Joshua Reviews Yoshinari Nishikori’s Tatara Samurai [Theatrical Review]

While action blockbusters come a dime a dozen this time of year (just see this week’s big release of the, admittedly great, Wonder Woman), foreign language action pictures are far less common. Even more rare? A return to one of the genres that helped cement Japanese cinema as the juggernaut it truly is.

Hitting theaters this week is the new film from director Yoshinari Nishikori, a samurai epic entitled Tatara Samurai. The latest release from boutique LA-based distributor Eleven Arts, Tatara Samurai introduces us to Gosuke, a blacksmith-in-training who is caught in the middle of an oncoming war when he begins to train for battle. Caught not only in the middle of a war but of evolving warfare, Gosuke must fight as part of the Oda Army to keep his titular hometown safe while also watching as the war around him sees the introduction of firearms into the fray.

Lavishly designed and a true return to the type of epic storytelling that made this genre iconic, Tatara is a simply told action picture with superb set pieces and an energy that make this one of the summers real discoveries.
Written and directed by Nishikori, who himself is something of a superstar filmmaker in Japan (with his films Konshin and Railways becoming box office hits), Tatara is an entrancing piece of craftsmanship. The bones of the picture see Nishikori at his most workmanlike, with a handle on narrative movement that hints at American, classic Hollywood influences. However, the film truly shines in the action set pieces, which are muscular and kinetic. As much a story of battling armies as it is evolution in the means of battle, Nishikori’s picture takes on the introduction of firearms to this era’s landscape seriously and with nuance.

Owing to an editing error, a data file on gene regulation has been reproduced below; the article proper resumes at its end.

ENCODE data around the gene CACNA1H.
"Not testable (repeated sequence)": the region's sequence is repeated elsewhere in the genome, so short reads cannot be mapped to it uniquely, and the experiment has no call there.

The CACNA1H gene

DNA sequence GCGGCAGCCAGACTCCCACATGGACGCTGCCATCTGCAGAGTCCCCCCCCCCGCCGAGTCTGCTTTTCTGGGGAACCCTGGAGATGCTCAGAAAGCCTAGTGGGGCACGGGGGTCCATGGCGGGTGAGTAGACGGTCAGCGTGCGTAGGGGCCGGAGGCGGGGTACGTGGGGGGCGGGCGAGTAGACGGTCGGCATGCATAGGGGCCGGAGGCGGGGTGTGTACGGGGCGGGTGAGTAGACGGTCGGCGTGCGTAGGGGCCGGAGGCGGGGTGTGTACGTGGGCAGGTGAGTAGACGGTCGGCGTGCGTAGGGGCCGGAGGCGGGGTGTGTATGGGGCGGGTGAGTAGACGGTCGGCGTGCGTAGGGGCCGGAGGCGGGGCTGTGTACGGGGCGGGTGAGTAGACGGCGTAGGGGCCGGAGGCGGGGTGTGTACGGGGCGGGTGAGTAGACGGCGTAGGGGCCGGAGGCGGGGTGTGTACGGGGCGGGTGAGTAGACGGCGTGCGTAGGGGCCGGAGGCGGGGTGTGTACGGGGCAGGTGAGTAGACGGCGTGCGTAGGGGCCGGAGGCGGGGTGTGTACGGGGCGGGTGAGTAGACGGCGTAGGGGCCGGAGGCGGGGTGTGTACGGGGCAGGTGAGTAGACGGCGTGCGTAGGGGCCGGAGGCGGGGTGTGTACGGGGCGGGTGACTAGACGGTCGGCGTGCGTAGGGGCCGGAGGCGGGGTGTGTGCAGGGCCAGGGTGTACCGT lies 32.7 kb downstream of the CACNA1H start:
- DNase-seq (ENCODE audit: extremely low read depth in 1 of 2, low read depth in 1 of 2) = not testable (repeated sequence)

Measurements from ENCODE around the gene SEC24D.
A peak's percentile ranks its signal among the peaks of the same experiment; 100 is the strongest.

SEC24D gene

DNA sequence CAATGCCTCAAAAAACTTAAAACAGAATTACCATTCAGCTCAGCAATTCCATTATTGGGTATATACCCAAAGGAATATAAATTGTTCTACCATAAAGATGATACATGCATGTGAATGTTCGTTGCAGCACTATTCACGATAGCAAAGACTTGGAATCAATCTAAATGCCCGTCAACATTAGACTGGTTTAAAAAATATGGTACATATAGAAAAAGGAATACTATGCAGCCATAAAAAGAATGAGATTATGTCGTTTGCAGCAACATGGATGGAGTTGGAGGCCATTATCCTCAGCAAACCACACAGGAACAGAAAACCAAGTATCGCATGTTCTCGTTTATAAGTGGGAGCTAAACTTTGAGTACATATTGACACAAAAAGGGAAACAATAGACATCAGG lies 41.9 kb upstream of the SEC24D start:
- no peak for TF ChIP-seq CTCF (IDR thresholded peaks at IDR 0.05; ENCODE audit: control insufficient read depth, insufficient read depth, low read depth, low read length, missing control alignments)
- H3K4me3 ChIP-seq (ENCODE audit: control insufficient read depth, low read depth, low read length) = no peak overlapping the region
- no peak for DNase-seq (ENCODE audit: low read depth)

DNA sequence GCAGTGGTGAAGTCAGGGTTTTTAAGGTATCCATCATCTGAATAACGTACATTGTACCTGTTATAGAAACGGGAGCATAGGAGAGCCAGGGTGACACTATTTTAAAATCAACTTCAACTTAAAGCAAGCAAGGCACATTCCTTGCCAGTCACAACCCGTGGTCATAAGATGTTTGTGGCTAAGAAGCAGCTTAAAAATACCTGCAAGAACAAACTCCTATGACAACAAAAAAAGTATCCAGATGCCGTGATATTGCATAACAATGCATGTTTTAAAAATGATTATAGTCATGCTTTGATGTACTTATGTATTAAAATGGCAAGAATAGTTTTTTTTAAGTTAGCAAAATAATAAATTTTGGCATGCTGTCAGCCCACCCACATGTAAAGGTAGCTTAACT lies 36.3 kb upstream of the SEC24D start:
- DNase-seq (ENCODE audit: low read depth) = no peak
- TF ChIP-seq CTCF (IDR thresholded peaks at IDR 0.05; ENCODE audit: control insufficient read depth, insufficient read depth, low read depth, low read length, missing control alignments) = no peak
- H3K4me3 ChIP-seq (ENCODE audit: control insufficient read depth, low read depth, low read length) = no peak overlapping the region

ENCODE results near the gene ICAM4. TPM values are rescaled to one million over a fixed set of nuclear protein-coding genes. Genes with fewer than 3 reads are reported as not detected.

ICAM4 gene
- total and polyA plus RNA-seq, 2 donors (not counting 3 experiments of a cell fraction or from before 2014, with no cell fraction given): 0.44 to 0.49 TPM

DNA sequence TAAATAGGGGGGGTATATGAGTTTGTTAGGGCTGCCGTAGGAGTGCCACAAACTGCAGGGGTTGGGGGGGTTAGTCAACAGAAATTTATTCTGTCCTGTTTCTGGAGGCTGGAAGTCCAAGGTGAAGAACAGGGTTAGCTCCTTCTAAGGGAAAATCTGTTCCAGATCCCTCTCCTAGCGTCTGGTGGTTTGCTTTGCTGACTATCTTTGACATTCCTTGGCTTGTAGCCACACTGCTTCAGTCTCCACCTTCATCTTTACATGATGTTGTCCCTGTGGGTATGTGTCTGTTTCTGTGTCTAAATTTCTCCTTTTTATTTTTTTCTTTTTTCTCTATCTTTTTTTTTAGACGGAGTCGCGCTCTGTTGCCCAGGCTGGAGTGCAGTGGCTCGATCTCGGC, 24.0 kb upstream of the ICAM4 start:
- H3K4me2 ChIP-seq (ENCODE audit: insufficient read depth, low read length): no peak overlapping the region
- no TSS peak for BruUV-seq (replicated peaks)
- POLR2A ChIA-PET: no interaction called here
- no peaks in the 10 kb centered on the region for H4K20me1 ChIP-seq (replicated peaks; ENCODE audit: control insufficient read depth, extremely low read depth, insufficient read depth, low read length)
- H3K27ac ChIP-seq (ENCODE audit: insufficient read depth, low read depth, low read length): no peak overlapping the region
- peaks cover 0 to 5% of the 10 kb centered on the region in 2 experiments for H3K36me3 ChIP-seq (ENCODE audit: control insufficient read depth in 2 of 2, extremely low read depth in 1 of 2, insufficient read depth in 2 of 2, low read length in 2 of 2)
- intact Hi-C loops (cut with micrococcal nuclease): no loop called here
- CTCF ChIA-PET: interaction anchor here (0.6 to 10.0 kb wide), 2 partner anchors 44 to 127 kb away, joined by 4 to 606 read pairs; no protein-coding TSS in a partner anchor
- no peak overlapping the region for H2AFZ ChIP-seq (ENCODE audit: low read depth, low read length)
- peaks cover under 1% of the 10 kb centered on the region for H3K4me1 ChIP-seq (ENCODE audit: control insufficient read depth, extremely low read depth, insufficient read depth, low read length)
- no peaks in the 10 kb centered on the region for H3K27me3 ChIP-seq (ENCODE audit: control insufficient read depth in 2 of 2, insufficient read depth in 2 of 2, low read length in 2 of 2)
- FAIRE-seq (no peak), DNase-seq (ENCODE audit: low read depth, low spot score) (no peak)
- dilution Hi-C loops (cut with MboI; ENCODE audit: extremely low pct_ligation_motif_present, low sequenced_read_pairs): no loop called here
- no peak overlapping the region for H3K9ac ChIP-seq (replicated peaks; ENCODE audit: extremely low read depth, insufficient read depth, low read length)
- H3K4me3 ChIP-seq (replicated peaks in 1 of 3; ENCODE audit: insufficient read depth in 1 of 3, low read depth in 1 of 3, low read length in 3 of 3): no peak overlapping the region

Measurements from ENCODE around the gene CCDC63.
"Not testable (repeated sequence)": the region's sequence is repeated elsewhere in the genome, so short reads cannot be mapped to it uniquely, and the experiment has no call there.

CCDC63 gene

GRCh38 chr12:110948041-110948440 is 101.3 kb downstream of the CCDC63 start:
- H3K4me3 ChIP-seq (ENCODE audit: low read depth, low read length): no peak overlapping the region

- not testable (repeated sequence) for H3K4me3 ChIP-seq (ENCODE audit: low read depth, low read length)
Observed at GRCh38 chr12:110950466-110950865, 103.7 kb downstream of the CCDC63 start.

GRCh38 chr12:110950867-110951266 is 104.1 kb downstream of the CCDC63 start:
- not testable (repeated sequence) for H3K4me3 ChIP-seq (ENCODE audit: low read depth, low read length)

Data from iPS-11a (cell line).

It also helps that the picture’s lead, played by Sho Aoyagi, is something of a rarity in action cinema. Instead of ultimately evolving into a master in the art of war, we watch as the weight of the new change in the means of battle weighs heavy on his shoulders. At its heart a film about humanity, Tatara thrives when Aoyagi is front and center, as his performance is textured and entrancing. Sadly, he’s about the only character with any real weight as, despite the two hour run time, supporting characters (particularly female characters) are left on the periphery. This leads to a film that has layers thematically for viewers to sift through, yet feels a bit cold. When the action is light, the film can slowly begin to wear out its welcome.

It is, however, a delightful change of pace for this summer movie season. While not as loud or aggressive as much of the cinema you’ll be seeing in megaplexes this season, Tatara Samurai has action that is just as well crafted, and a script that offers much to the viewer. It’s not everyday that the film world gets a superbly crafted, nuanced period action picture, let alone one with this captivating a lead performance.

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